More than 100 faith organizations, including the U.S. bishops and 20 other Catholic institutions, urged congressional support for President Barack Obama’s $750 million budget request toward the international Green Climate Fund.
“We fully support the President’s request … to continue efforts to build critical climate resiliency in states that are already facing eroded shorelines, super storms and longer periods of drought,” the 121 faith organizations said in a joint letter Monday addressed to members of Congress.
“This investment in mitigation and adaptation is our moral obligation as a major contributor to climate change. It is also a sound investment in alleviating poverty, ensuring food security and building stability now and into the future,” the faith coalition said.
They adding that the fund “represents a new way forward in climate finance” by assisting developing nations in creating low-carbon economies while also adapting to already-present and unavoidable climate impacts. It could also play a critical role in increasing political stability in those nations, they said, with the potential to bring about positive implications on the migration and national security fronts.
The Green Climate Fund was established in 2010 in Cancun, Mexico by the United Nations Framework Convention on Climate Change as the primary channel for financing the global response to climate change. The Paris Agreement, the international roadmap for addressing climate change reached in December, reaffirmed the importance of the fund.
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The fund has a goal of mobilizing $100 billion per year by 2020 to address mitigation and adaptation programs in developing nations. As of February, $10.3 billion has been pledged from 42 nations during the initial contribution phase, which runs from 2015 to 2018.
Obama requested $750 million for the Green Climate Fund as part of his fiscal year 2017 budget. In March, a similar but slightly smaller faith coalition applauded the president’s allocation of $500 million to the fund through the U.S. State Department. The U.S., the world’s no. 2 carbon emitter behind China, has pledged $3 billion over four years, so far the largest contribution.
Twenty-eight European nations have also made pledges, with the United Kingdom, France and Germany all putting forth more than $1 billion to the fund. The only other contribution above $1 billion came from Japan; other non-European pledges so far include Australia ($187 million), South Korea ($100 million), Mexico ($10 million), Peru ($6 million), Indonesia ($250,000), and Vietnam ($100,000). China has not made a contribution to date.
The multi-faith letter, dated April 11, is signed by a cross-section of national organizations representing Islam, Judaism, and numerous Christian sects, including Baptists, Lutherans, Methodists, United Church of Christ, and Mennonites. Notable Catholic organizations included the U.S. Conference of Catholic Bishops, NETWORK, the Jesuit Conference of Canada and of the United States, the Leadership Conference of Women Religious, the Conference of Major Superiors of Men, and the Columban Center for Advocacy and Outreach.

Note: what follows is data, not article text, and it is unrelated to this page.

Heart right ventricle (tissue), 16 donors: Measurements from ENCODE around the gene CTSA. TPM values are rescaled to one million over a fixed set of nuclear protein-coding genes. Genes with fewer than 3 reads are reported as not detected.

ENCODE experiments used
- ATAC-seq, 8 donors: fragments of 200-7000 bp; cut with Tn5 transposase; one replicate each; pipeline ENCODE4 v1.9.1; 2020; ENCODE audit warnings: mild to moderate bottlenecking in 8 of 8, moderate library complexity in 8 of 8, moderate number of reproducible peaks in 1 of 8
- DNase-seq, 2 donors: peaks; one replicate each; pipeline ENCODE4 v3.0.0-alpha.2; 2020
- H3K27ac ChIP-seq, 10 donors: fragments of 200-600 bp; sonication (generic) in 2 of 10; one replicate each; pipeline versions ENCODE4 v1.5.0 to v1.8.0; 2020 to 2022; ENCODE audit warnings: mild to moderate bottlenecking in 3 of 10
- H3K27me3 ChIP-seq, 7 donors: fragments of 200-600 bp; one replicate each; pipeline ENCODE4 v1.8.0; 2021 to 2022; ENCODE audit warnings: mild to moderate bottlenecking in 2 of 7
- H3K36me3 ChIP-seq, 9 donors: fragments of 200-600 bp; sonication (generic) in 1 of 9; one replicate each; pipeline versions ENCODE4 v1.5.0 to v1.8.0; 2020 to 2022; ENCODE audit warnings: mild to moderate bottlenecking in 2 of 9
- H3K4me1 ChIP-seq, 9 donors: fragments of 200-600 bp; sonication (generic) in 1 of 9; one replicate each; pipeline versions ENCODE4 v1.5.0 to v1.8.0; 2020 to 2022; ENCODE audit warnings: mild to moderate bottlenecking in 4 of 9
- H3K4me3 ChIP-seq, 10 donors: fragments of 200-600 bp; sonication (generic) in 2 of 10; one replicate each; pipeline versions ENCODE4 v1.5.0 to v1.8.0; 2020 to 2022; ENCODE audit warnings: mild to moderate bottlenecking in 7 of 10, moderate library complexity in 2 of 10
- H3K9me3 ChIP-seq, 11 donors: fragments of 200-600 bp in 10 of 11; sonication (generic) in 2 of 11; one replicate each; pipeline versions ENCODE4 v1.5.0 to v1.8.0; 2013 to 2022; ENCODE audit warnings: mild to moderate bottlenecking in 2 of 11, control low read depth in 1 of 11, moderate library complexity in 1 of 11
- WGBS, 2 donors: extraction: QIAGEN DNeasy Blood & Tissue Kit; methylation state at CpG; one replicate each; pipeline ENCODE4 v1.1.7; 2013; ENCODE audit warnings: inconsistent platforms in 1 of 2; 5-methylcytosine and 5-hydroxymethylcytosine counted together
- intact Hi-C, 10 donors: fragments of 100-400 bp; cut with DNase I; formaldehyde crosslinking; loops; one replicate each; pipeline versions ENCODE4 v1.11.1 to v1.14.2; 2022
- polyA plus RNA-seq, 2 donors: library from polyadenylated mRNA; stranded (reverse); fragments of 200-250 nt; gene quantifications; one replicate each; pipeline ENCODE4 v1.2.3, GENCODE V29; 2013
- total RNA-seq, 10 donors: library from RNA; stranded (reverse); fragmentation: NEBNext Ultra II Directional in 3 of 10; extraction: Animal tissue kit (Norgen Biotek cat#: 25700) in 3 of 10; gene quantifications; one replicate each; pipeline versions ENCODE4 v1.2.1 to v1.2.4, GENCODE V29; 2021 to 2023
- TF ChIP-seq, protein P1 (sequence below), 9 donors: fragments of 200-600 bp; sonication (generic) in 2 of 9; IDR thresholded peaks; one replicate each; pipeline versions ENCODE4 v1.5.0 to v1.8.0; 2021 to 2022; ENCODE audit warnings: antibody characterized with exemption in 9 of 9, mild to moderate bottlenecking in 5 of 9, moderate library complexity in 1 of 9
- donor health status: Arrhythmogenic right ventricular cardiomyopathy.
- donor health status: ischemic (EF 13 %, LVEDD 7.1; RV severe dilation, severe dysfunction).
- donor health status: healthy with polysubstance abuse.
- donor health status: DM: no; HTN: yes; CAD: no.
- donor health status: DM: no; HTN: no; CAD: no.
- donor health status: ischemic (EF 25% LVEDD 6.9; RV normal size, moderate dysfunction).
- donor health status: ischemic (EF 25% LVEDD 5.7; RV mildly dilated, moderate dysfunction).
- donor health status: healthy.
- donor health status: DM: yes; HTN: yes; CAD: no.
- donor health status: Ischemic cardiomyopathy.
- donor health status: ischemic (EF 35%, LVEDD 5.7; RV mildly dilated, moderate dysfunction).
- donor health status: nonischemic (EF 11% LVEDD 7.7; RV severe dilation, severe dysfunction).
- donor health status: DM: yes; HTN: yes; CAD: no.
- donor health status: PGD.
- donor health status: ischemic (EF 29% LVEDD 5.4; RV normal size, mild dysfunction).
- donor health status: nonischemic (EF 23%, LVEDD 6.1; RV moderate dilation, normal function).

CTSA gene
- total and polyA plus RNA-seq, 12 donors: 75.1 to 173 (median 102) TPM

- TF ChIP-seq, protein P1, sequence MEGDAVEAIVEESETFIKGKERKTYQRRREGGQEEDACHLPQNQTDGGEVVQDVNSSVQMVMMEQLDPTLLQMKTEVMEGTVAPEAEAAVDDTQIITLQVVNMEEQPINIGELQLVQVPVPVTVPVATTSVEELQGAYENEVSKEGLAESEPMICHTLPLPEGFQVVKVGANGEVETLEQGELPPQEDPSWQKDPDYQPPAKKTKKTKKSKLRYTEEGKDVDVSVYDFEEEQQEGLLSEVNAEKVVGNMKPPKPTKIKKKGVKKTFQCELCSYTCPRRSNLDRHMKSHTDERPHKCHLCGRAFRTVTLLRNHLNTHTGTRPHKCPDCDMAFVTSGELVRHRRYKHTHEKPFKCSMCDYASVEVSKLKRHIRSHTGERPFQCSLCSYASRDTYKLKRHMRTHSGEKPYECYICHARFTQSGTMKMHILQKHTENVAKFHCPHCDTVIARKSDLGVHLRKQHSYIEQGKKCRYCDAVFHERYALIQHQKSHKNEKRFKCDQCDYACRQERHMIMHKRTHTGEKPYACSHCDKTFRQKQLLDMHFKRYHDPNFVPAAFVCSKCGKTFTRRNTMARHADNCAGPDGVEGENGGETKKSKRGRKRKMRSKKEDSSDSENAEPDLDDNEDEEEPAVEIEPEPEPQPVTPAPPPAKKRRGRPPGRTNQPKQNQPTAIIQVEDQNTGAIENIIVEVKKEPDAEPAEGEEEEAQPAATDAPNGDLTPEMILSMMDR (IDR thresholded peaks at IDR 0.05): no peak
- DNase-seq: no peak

“We come from different faith traditions, united across theological lines by our deep concern for humanity and all of God’s Creation,” the groups wrote in the letter. “We are guided by principles of stewardship, compassion and justice in confronting the moral crisis of our changing climate.
“The Green Climate Fund represents an important step in global cooperation needed to build a more resilient world and to move us along the path toward a low carbon future,” they said.
“Our scriptures and religious texts call us to care for God’s creation and our most vulnerable neighbors. We believe that climate change presents an unprecedented threat to all of Creation, but particularly to those living in poverty around the world,” they said.
The faith coalition singled out several examples of already-experienced climate threats across the globe: rising sea levels near small island states; long-term drought and weather extremes impacting food and political stability in less-developed nations; and melting glaciers’ impact on water supplies of major cities in the Global South.
“All of these impacts fall hardest on those with the least means to adapt -- people and communities already struggling with poverty and hunger, who are also the least responsible for the greenhouse gas emissions causing earth’s climate to change,” they said.
In March, the Cook Islands became the first Pacific island nation to receive financing from the Green Climate Fund. Three African nations have also received grants from the fund, with a total of $350,000 so far distributed among the four countries.
In addition, the fund has approved eight adaptation projects related to Latin America and eight nations, among them building shelters and other infrastructure in Bangladesh to protect more than 130,00 people from coastal flooding.
“Addressing the harmful impacts of climate change upon the most vulnerable peoples and the future of all God’s creation is the moral responsibility of our nation, and our sacred task as people of faith,” the faith groups said in their letter.
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